Drupal without barriers -- accessibility is about access and enabling

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I've always been interested in topics of accessibility, but frankly, I always felt too overwhelmed by technical specifications, over-complicated examples and dogmatic specialists who demand nothing less than development purity.

At the end of 2012, while working on Drupal 8 core issues, faced with the Accessibility Gate, I decided to get over my fear. I installed ChromeVox and for the first time listened to Drupal. After a few days of tinkering with Toolbar I realized that accessibility is fundamentally just holistic interface design and development. We wouldn't build a form without a submit button, but render that submit button as a span tag with a JavaScript submit behavior and it is invisible to a screen reader.

Drupal 7 is quite impressive in its support of accessibility. It is easier to use than Drupal 6 and under the hood, the theme-layer markup is largely semantic and well qualified with ARIA properties. For content-driven, mostly static pages this level of support is adequate.

The direction of the web has been and continues to be towards dynamic pages and single-page applications. Describing the state of the page on delivery is no longer sufficient. We need to update our UIs structurally to represent the state of our pages. I will venture a guess that many of us mentally conflate the representation of application state (the model) with the visual UI (one of the views).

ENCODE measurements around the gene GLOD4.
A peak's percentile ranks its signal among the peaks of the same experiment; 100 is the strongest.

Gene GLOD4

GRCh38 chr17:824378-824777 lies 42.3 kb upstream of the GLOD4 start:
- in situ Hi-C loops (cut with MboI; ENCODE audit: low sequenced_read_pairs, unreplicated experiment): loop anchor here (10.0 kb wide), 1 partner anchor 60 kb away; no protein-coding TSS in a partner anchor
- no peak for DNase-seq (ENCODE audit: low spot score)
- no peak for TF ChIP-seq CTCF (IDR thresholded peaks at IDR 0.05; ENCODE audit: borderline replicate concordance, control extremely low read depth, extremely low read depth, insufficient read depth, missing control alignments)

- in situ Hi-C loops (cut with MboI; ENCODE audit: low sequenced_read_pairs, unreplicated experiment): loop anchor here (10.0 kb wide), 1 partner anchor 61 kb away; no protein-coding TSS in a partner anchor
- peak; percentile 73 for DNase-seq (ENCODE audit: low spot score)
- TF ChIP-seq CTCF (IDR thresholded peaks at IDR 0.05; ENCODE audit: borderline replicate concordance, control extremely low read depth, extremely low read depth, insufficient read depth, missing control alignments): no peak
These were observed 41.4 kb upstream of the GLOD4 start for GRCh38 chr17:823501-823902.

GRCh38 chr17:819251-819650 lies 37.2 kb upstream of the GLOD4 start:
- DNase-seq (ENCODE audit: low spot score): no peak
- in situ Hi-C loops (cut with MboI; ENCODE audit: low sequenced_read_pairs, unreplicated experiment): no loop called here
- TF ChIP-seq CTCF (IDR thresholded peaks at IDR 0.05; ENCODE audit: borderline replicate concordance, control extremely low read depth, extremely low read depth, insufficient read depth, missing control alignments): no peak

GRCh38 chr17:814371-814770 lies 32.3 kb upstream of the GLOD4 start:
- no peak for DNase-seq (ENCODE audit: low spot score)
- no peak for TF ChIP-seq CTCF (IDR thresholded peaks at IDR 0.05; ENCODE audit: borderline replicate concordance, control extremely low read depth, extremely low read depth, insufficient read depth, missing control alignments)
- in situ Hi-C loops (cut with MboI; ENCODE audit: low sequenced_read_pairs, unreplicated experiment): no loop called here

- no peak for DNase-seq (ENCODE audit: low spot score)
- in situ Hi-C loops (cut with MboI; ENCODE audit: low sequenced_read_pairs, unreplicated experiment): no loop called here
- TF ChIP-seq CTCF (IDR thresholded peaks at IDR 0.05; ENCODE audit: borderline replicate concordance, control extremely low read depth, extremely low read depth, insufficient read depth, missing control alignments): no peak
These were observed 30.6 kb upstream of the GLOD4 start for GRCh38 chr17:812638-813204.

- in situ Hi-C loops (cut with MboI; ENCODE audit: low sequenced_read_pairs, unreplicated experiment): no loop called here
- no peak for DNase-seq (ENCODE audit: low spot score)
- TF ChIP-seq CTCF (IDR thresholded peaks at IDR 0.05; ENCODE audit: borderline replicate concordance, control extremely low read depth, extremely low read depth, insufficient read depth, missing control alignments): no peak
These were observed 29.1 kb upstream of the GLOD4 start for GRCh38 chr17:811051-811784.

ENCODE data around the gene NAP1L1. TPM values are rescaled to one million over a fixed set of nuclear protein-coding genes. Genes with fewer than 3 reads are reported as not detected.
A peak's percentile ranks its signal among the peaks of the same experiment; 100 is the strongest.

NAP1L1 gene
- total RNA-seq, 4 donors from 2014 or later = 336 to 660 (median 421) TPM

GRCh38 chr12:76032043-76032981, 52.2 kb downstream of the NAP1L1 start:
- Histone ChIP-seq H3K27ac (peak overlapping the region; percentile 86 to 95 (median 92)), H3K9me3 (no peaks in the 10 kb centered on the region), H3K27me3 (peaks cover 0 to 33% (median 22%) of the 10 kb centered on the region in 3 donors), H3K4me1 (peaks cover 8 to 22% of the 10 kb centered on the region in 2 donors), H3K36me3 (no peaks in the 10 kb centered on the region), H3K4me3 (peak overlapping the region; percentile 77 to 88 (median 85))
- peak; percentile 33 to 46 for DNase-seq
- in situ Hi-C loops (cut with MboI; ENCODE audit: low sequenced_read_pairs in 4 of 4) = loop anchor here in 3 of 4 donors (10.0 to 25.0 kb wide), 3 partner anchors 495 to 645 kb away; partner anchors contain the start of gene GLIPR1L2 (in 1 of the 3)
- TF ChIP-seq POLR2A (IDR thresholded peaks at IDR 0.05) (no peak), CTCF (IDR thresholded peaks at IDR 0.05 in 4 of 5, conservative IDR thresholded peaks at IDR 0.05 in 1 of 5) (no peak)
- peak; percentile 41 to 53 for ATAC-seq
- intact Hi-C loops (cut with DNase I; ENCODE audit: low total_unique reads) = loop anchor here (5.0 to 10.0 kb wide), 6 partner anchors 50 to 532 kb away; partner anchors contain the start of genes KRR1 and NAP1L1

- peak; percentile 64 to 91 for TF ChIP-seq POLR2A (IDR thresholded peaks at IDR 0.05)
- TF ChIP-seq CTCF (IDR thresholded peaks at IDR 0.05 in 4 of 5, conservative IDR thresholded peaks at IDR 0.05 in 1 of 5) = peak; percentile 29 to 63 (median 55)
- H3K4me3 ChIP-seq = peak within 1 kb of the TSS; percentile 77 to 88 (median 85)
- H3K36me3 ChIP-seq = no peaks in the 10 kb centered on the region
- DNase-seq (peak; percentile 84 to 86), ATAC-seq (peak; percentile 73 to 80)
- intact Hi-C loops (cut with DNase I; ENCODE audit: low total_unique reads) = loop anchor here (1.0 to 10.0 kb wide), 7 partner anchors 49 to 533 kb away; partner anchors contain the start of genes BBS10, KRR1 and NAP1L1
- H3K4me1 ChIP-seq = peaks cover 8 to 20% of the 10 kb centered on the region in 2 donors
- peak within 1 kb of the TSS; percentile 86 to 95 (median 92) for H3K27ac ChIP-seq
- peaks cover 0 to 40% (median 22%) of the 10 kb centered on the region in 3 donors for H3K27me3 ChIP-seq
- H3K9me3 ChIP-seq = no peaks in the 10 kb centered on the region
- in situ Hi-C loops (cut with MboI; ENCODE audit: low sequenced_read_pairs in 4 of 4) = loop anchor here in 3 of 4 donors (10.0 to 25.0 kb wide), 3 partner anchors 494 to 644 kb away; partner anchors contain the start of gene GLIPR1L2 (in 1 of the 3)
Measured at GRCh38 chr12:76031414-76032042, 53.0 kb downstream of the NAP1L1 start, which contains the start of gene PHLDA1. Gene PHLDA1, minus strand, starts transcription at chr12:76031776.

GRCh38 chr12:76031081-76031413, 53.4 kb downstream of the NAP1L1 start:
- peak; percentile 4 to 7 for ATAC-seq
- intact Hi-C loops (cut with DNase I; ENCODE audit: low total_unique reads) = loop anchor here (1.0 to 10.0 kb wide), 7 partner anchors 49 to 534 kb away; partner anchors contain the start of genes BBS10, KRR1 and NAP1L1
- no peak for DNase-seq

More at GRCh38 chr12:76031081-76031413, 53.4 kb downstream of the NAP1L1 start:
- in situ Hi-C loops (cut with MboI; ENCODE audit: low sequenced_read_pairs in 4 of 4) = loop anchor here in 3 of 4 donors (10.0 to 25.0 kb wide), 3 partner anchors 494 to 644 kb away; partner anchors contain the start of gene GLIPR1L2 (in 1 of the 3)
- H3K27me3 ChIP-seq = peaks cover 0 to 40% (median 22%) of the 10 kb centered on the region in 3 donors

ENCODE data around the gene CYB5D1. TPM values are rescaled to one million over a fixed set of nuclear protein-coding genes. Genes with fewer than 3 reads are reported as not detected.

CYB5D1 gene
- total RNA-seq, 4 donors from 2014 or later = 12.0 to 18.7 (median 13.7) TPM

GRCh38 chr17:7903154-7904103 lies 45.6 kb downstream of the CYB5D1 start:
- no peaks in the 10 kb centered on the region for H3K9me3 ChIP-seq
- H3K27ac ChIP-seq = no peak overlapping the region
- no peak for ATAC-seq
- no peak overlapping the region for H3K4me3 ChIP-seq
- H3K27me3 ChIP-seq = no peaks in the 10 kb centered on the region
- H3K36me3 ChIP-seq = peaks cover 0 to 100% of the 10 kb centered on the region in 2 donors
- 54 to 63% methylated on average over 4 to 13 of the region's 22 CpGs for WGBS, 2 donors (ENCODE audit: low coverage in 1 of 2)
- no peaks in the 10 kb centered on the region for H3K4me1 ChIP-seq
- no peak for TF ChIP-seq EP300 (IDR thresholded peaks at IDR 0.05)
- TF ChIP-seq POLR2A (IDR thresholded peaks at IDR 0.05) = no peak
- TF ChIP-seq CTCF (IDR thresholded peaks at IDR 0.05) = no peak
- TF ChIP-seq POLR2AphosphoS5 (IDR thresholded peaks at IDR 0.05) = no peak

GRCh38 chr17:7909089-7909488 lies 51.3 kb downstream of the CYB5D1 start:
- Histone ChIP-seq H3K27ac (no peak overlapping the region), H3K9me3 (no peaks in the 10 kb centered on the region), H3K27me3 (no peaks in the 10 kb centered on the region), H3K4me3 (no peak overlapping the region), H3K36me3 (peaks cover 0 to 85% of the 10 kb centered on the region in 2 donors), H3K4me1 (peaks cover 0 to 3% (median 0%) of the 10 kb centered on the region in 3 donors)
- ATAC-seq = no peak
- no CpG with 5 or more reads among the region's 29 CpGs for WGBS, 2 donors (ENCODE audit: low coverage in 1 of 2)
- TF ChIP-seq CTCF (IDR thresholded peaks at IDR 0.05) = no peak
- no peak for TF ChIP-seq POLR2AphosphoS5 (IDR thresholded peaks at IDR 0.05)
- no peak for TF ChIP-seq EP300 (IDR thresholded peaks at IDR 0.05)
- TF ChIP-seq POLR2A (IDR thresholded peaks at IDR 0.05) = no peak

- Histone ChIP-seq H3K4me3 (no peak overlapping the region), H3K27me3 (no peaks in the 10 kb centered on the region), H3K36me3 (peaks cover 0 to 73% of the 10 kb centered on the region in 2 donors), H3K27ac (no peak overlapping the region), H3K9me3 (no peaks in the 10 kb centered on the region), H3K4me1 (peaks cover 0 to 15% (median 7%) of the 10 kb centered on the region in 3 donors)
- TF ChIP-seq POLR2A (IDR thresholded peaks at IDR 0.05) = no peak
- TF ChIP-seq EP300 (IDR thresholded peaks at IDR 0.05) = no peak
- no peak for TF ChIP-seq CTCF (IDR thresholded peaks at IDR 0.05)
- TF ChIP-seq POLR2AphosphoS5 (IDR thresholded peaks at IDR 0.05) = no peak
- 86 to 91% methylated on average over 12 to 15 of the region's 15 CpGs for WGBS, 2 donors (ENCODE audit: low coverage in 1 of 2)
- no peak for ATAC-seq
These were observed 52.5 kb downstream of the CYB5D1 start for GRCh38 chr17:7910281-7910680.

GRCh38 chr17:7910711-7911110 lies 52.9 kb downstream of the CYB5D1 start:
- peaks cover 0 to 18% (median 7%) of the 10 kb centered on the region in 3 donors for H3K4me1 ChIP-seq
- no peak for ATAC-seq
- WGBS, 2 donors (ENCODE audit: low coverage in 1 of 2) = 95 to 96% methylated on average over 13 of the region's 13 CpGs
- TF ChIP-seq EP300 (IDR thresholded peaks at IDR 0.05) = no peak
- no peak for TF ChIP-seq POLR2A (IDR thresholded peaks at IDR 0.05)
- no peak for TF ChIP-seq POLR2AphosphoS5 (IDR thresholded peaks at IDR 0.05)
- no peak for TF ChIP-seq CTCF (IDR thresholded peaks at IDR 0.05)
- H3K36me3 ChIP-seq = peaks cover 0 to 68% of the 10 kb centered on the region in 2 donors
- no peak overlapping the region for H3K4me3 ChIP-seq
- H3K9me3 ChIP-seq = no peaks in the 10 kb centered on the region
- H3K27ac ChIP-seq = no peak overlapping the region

In order to really address accessibility, one of the things we need to do as designers and developers is tease the representation of state out of the visual UI and render it through markup. In this way, both our visual and aural UIs (and perhaps other modalities) will be driven from this common model -- the markup.

We have pieces of this already: an abstract theming layer for markup; a presentation layer for CSS; a JavaScript layer for behavior. Drupal module and theme developers have robust tools to build strong visual UIs. We lack common tools to express page state through non-visual modes.

What we've begun to build in Drupal 8 are the tools to build robust aural UIs. These include using Backbone models to drive visual and aural views and a method 'Drupal.announce' that will read aloud strings passed to it. We're working on a tabbing management utility that will better express salient elements of a page when a user begins a task flow.

My goal is to build a transparent, easy-to-implement and perhaps somewhat automatic aural presentation layer, like the visual presentation layer, that core and contrib can leverage.

To do this, we need to be diligent about separating state from presentation. We need to understand that accessibility is a synonym for universal access. We need to design UIs that express our content and applications through multiple modalities. We need to become comfortable with testing our pages with screen readers.

Most of all, we need to relax and let go of the fear of getting it right on the first try. I want Drupal 8 to have the tools to let contrib experiment so that when the Drupal 9 release cycle spins up, we will build aural and visual UIs along side each other.

In this session, we will spend some time brainstorming what additional tools we might need. Ideas will be recorded and translated into issues.


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Schedule info
Time slot: 
Tuesday, May 21 - 05:00pm-05:30pm
A 105 - Pantheon
Session Info
Core Conversations
Experience level: